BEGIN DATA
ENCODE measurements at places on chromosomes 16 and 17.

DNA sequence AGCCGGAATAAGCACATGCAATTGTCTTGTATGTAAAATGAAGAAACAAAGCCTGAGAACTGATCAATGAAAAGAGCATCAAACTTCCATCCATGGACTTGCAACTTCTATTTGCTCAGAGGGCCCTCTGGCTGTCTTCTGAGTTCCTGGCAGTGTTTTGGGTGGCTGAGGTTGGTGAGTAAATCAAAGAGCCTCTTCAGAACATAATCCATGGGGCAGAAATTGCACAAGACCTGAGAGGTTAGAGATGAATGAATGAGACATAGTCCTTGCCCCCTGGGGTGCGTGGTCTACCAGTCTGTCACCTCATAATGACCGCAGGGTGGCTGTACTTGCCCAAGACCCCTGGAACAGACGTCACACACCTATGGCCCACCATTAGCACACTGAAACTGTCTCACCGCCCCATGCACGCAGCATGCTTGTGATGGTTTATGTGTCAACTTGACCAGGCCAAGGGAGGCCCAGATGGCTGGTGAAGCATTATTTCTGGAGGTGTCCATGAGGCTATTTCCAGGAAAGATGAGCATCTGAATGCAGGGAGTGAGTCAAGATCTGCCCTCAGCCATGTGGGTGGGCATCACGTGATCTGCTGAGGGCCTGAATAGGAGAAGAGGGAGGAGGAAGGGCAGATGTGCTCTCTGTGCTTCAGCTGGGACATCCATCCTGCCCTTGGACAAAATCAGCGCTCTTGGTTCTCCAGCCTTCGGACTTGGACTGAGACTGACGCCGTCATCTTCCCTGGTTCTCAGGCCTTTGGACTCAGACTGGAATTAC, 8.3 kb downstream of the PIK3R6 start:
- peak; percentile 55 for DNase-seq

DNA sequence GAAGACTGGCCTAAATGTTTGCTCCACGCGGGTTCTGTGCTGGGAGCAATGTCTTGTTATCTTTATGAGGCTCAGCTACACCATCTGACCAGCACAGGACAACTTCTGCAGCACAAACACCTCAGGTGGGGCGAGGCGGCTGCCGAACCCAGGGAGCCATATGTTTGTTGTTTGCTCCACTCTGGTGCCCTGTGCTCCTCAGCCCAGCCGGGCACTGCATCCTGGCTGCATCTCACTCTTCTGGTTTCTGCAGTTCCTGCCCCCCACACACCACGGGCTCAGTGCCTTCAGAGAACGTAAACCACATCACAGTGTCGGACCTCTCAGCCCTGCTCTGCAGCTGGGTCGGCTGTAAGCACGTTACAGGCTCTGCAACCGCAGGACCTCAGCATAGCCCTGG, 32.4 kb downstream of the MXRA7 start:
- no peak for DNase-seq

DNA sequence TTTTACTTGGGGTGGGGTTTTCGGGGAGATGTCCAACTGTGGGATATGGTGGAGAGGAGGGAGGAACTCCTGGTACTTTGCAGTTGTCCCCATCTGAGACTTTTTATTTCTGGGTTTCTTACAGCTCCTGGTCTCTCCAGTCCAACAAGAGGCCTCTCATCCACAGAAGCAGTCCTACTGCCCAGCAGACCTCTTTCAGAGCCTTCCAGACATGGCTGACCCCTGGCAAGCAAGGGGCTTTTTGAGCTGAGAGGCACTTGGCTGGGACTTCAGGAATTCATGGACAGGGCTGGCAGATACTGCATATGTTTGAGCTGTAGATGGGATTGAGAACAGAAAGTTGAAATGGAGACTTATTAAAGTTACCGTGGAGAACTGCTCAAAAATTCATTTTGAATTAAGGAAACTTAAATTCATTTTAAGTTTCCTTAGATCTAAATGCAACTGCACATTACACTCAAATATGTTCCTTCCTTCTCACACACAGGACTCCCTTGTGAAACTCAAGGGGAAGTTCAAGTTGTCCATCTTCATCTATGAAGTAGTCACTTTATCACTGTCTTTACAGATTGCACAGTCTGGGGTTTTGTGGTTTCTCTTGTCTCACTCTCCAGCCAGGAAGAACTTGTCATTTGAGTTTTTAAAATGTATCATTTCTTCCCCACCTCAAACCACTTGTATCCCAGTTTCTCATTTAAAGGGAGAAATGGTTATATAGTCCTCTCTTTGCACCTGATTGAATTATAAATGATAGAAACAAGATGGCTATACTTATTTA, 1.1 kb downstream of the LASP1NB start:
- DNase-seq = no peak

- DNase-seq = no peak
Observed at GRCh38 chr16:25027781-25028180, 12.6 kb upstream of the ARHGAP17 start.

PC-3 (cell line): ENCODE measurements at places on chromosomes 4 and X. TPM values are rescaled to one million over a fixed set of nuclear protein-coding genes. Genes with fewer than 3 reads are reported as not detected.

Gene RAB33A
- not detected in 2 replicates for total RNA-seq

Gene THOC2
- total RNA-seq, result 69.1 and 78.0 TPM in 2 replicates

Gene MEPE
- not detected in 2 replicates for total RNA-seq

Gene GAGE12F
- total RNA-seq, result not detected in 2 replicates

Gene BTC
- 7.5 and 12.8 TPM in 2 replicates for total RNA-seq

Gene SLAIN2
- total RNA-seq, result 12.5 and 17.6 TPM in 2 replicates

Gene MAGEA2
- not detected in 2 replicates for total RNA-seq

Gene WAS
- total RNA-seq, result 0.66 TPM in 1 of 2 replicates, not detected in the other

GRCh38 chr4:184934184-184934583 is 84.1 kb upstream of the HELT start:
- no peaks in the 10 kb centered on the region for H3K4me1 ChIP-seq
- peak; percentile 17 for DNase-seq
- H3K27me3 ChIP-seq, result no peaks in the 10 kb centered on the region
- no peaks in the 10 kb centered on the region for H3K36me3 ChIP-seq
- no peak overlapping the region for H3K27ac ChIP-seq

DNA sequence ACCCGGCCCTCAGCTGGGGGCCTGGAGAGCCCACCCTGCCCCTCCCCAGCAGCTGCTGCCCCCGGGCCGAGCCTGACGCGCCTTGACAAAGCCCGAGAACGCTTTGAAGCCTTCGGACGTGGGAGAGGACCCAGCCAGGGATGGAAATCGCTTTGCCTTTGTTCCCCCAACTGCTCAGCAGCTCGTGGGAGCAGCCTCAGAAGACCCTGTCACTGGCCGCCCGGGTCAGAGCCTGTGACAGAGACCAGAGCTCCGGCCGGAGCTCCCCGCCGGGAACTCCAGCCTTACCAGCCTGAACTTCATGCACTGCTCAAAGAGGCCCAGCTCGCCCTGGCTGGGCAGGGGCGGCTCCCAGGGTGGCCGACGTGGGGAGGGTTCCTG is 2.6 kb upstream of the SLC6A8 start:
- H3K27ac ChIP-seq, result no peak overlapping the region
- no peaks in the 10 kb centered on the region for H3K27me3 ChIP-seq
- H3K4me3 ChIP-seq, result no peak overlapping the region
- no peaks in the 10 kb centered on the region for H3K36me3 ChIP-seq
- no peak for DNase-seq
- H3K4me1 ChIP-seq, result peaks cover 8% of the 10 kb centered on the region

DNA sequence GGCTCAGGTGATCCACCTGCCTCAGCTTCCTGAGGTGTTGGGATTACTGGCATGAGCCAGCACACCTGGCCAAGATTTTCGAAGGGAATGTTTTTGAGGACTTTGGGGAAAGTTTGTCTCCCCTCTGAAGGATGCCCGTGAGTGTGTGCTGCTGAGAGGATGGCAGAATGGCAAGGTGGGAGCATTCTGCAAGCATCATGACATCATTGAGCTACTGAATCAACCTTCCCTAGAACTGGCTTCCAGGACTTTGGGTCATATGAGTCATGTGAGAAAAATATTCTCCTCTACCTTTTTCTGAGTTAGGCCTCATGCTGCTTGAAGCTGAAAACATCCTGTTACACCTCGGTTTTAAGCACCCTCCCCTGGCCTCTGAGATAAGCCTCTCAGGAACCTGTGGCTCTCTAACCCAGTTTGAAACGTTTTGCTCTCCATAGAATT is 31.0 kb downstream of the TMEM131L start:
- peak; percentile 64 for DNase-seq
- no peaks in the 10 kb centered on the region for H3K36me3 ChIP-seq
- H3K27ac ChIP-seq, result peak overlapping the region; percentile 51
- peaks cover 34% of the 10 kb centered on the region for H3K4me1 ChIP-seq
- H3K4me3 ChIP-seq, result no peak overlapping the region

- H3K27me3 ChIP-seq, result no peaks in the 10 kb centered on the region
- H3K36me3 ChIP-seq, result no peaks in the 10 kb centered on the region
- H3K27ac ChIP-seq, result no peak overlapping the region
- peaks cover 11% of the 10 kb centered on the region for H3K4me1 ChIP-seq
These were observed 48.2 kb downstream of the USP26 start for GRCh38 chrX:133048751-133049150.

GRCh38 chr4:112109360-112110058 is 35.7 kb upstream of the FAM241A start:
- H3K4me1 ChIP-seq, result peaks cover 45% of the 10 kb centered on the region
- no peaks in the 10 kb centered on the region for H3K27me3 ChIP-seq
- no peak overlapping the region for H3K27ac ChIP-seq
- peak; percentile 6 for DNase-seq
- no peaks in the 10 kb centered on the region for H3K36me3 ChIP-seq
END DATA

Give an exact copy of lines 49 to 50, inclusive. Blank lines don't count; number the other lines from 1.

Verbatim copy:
- peaks cover 11% of the 10 kb centered on the region for H3K4me1 ChIP-seq
These were observed 48.2 kb downstream of the USP26 start for GRCh38 chrX:133048751-133049150.